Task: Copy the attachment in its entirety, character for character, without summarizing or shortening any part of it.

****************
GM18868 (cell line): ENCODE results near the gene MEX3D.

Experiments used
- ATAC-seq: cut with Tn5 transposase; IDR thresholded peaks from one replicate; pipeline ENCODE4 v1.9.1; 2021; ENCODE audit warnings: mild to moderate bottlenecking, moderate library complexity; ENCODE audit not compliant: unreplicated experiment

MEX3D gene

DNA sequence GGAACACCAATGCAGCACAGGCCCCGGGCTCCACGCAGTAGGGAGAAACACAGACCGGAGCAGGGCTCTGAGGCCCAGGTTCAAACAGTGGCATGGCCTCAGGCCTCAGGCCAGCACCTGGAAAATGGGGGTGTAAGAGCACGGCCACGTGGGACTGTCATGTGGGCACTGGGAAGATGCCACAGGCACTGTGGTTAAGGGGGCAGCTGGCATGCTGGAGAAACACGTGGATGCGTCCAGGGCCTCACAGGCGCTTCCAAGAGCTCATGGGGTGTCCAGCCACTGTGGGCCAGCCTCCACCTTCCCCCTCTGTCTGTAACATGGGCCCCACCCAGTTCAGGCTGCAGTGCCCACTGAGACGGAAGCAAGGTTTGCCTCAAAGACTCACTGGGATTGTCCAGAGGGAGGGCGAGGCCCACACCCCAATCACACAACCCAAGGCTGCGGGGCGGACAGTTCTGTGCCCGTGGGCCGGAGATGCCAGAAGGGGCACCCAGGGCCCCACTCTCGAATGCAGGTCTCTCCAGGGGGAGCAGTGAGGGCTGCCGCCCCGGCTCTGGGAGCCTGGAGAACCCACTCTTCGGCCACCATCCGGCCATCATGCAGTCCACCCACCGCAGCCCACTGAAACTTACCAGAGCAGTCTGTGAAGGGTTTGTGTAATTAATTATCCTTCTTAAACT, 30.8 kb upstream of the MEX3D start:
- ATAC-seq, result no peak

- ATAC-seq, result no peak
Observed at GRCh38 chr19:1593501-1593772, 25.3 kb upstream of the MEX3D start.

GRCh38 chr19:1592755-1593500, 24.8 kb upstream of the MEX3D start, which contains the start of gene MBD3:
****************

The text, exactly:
GM18868 (cell line): ENCODE results near the gene MEX3D.

Experiments used
- ATAC-seq: cut with Tn5 transposase; IDR thresholded peaks from one replicate; pipeline ENCODE4 v1.9.1; 2021; ENCODE audit warnings: mild to moderate bottlenecking, moderate library complexity; ENCODE audit not compliant: unreplicated experiment

MEX3D gene

DNA sequence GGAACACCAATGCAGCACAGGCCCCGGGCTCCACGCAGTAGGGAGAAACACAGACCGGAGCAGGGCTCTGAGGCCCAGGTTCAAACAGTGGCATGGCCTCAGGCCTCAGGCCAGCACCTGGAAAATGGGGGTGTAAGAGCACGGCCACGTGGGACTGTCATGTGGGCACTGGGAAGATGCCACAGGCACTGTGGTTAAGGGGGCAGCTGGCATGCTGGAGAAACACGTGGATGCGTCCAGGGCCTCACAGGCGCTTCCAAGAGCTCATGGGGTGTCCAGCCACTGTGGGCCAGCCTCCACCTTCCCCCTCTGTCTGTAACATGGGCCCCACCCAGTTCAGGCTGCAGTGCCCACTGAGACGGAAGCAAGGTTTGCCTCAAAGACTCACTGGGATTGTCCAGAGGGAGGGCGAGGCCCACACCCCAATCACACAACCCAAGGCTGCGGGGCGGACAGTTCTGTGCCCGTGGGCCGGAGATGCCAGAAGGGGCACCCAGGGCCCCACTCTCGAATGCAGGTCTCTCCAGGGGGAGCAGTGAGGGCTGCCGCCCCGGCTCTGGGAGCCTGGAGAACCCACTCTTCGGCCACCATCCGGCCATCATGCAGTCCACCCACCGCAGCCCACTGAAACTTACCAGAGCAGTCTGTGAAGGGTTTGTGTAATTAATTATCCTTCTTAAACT, 30.8 kb upstream of the MEX3D start:
- ATAC-seq, result no peak

- ATAC-seq, result no peak
Observed at GRCh38 chr19:1593501-1593772, 25.3 kb upstream of the MEX3D start.

GRCh38 chr19:1592755-1593500, 24.8 kb upstream of the MEX3D start, which contains the start of gene MBD3: